By Margo Greenman
How do you like to eat your oysters? Raw, on the half shell? Barbecued to perfection? How about swimming in a shot glass of spicy vodka? There are many ways to enjoy an oyster, and other shellfish for that matter, but how much do you know about the oysters that you’re eating?
In the late 1950s, the Olympia oyster, once an abundant native species and Pacific Northwest icon, balanced on the fringe of extinction due to overharvesting and water pollution. Some fifty years later, this native oyster is making its return thanks to efforts from the Olympia Oyster Rebuilding Project, led by Bainbridge Island-based Puget Sound Restoration Fund (PSRF).
Puget Sound Restoration Fund is a nonprofit, project-based organization that heads up several restoration efforts throughout the Puget Sound region. The Olympia Oyster Rebuilding Project, which was launched in 1999, has celebrated significant triumphs in the restoration of native oyster beds, with noteworthy restoration successes at Liberty Bay, Dogfish Bay, and a new breeding group in Fidalgo.
Betsy Peabody, PSRF’s executive director, explains that the Olympia oyster is important to the Pacific Northwest for a variety of reasons. “Olympia oysters are a part of [our] history, culture, ecosystem health, habitat structure, and natural filtration,” she says, “not to mention a historic and iconic food source.”
Because oysters are ecosystem builders, they are an integral part of maintaining healthy habitats for other marine species. The many holes and crevices found on the Olympia oyster’s shell provides a place for smaller organisms to live – the same organisms that juvenile fish, including juvenile salmon, feed on. Brian Allen, project director for the Olympia Oyster Rebuilding Project, explains that, “specific salmonid species have been documented in significant abundance in restored, native oyster beds.”
With support from local partners like Taylor Shellfish, Washington Department of Fish and Wildlife, native tribes, shellfish growers, tideland owners and more, PSRF is able to continue enhancing native oyster habitats, and projects to secure and restore 100 acres of nearshore oyster habitat by the year 2020.
In addition to PSRF’s successful efforts in restoring Olympia oyster beds, PSRF also heads up three local shellfish farms, including Olympia’s own Henderson Inlet Community Shellfish Farm (HICSF). While you won’t find any Olympia oysters here, you will find the sustainable growth of the popular Pacific oyster, a species which was introduced in response to the decline of the Olympia oyster.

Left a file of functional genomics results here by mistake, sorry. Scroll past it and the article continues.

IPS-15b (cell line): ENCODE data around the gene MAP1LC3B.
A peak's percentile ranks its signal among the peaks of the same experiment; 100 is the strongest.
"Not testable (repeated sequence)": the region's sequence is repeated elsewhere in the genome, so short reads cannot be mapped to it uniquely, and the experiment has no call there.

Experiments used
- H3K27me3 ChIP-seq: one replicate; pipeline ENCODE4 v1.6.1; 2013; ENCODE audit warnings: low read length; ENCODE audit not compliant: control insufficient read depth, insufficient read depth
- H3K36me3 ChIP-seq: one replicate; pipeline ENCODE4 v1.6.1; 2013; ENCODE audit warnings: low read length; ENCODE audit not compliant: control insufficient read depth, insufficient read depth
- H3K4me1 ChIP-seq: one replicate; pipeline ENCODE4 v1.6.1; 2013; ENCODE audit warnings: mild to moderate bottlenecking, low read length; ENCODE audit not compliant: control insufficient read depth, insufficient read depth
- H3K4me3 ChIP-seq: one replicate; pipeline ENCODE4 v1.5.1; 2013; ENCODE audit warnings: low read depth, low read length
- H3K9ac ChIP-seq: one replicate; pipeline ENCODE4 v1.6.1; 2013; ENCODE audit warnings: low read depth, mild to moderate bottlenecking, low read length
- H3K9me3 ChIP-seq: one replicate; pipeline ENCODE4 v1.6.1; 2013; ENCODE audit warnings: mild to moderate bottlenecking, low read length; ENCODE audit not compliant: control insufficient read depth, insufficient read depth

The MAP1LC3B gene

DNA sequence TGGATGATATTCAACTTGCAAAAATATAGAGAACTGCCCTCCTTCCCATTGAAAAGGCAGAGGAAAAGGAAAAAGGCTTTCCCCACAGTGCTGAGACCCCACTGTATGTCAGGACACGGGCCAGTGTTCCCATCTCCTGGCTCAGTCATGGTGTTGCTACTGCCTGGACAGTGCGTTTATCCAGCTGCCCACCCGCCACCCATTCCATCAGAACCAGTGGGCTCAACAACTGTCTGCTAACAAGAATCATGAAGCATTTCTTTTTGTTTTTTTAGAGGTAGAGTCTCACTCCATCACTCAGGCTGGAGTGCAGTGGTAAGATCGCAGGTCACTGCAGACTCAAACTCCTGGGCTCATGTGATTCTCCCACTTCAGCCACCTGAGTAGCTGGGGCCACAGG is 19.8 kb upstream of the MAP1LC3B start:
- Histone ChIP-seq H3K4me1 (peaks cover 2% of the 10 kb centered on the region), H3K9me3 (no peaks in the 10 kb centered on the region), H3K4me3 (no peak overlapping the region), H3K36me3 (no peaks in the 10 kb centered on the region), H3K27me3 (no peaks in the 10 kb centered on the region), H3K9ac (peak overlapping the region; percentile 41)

Puget Sound Restoration Fund oversees HICSF, but it is a fleet of loyal volunteers who make the farm possible. “The volunteers are [the] labor force and handle all of the major activities like planting, harvesting and sorting oysters for the market,” says Allen. The farm also has a strong network of local partners, including Thurston County, Taylor Shellfish, Thurston Conservation District, the Nisqually Tribe, Olympia Seafood Company and many more. Taylor Shellfish, for example, serves as the hatchery for seed oysters. Bill Taylor, a fourth generation shellfish farmer, was one of the founders of the non-profit organization and the shellfish growers continue to strongly support PSRF’s work.
One of the biggest goals of HICSF is to encourage clean water in the watershed. Peabody explains that, “we located [HICSF] in this place because there was a need – a downward trend in water quality and a series of downgrades in Henderson Inlet. For those who live in this watershed, the access to world class shellfish in their backyard is a good incentive to care about marine water quality.”
Peabody explains that PSRF’s overall vision is, “a clean and healthy Puget Sound that is productive, full of life, and capable of sustaining us.” Explaining that estuaries are productive only when there is a variety of “terrestrial and nearshore habitats [present],” Peabody says once these functional estuaries have been established, the next step is to sustain clean water sources for humans. “[This] is the challenge in the Puget Sound, and why we must find the means to sustainably occupy the Puget Sound watershed,” she says.
Maybe the question shouldn’t be, “how do you like to eat your oysters,” but rather, “where do you like your oysters to come from?” People interested in eating fresh, locally grown oysters and shellfish can get their fill by attending one of HICSF’s volunteer work parties, which volunteer Nate Bernitz describes as being a, “powerful food resource connection,” and, “incredible motivator….not only for the volunteers, but for all residents of the watershed.”
Naturally grown shellfish sourced from HICSF may also be enjoyed at local restaurants, including Dockside Bistro. If you’re interested in purchasing fresh HICSF shellfish, check out their Farmstand or submit a phone (360-209-2044) or email order. Sink your teeth into an Olympia oyster from Olympia Seafood Company.
To find out more information about the Puget Sound Restoration Fund and their many projects, visit www.restorationfund.org. Taylor Shellfish and Puget Sound Restoration Fund have joined forces for an ultimate oyster-eating experience (and fundraiser for PSRF) during nighttime low tides. Find event information and purchase tickets here.